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Red Pump Stories: Music Executive Kecia Johnson Grooves to the Tune of HIV/AIDS

In recognition of World AIDS Day, The Red Pump Project is excited to launch “Red Pump Stories”, an initiative created to document the narratives, struggles, and successes of women living with or affected by HIV/AIDS. Our new initiative will further the mission of decreasing the stigma associated with HIV/AIDS, and allow us to stand with women who have experienced first-hand the impact of this condition. Join us in celebrating the launch of Red Pump Stories, by reading the first profile below. Please comment and share your words of support for the many triumphs of Kecia Johnson.

“I have AIDS and I’m not afraid to say it,” said Kecia Johnson, former music executive turned HIV/AIDS activist.

In the winter of 2006, Johnson, at the age of 22 years old, discovered she was diagnosed with AIDS. Saddened by the truth, Johnson decided to hide her status for two years from her family.

“I was determined to share my story with the world,” said Johnson after making the decision to reveal her status during a speaking engagement at Wheatley High School in Houston. “There’s women and men everywhere in the world who have a story to tell, something to share, and always something to give. In my case, I want to create change and make a difference through HIV and AIDS.”

(Photo: Kecia Johnson, HIV/AIDS Activist)

This is the moment where Johnson saw her story develop into a message. Her connections within the music industry gave her “light” she said, and “a start to something new.” Johnson prospered in working for labels such as Def Jam, So So Def (Promotions) and Slip N Slide Records.

(Photo: Kecia Johnson pictured with Tami Roman in 2011 at an AIDS Walk in Los Angeles)

(Photo: Kecia Johnson pictured with Tami Roman in 2011 at an AIDS Walk in Los Angeles)

“I wanted to become a national motivational speaker in some way,” said Johnson. “I started my own company, Absolutely Sikning, Inc to help individuals living with HIV/AIDS and other life threatening illnesses find a better way to live a fabulous, healthy and normal life.”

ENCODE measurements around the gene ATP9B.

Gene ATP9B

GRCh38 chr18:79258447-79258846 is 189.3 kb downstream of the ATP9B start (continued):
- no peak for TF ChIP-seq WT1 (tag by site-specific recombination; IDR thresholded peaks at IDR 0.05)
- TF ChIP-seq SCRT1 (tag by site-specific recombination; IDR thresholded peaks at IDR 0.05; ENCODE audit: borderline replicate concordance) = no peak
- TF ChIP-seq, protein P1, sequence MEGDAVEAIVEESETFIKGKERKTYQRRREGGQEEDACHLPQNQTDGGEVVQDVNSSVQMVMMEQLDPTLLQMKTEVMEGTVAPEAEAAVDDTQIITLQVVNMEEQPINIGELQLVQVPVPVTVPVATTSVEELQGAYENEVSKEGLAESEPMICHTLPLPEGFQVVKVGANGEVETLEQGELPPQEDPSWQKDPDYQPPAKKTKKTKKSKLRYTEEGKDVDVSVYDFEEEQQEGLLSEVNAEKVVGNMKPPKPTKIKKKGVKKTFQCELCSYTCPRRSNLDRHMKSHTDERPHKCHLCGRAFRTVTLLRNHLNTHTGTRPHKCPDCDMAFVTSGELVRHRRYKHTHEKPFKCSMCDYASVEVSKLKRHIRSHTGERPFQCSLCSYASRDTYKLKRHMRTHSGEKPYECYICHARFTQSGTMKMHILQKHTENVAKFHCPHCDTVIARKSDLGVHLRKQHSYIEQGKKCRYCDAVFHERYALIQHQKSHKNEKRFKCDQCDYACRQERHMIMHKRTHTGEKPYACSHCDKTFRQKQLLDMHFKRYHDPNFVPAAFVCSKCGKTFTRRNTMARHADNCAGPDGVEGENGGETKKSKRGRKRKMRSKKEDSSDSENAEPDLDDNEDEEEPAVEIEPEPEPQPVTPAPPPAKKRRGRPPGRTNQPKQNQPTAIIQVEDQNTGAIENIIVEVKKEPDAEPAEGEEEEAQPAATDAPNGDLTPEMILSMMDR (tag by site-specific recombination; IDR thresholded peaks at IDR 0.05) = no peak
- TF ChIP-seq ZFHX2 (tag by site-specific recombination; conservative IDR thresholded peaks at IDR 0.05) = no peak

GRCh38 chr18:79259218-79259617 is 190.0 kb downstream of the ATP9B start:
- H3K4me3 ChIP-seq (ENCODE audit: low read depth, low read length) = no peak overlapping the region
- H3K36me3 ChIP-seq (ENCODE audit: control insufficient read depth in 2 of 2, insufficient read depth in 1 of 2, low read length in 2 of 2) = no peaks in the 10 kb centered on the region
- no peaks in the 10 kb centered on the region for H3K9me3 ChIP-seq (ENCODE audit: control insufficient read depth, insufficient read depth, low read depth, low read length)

When asked, “Why Do You Rock the Red Pump?” Johnson simply replied, “Red is my favorite color and I wear it all the time. I want to share my love for helping people by sharing my story with the world. Everyone has been chosen for a higher purpose and I want to continuously share my purpose.

Kecia Johnson 5 Guidelines to Living with HIV/AIDS:

  1. Overcome adversities and life threatening illnesses by encouraging yourself through strength and self-love.
  2. Give yourself a sense of encouragement and never feel like your days are full of vanity. Take a moment to realize the life you have and empower others going through the same experiences.
  3. Stand firm and believe in your role in life. Love yourself first and empower others to love themselves despite their illness.
  4. There’s a basic way to living: Be yourself and learn to trust your decisions. Take pride in your diagnosis and continue living a fulfilling lifestyle from the inside out.
  5. Protect yourself. You’re in control of your life and protection is available. Be confident in discussing intimacy with your partner.

If you would like to learn more about Johnson, order a copy of her book, Dying to Be D.I.V.A, call the Kecia Kares Helpline to receive advice on various issues such as coping with a new HIV/AIDS diagnosis or depression, or visit her on Facebook, Twitter and Instagram.

Veronica Appleton is a marketing professional and contributing writer for the Red Pump Project in Chicago, IL. Visit Veronica’s website, Instagram, Twitter or LinkedIn  for more information.

2 comments… add one
  • Felicia March 11, 2015, 8:10 pm

    I’m proud of you ladies for standing for what you believe in and the courage to do this. And making other’s aware of HIV/AIDS God Bless and I will love to be apart of this positive work by any means you have my support.

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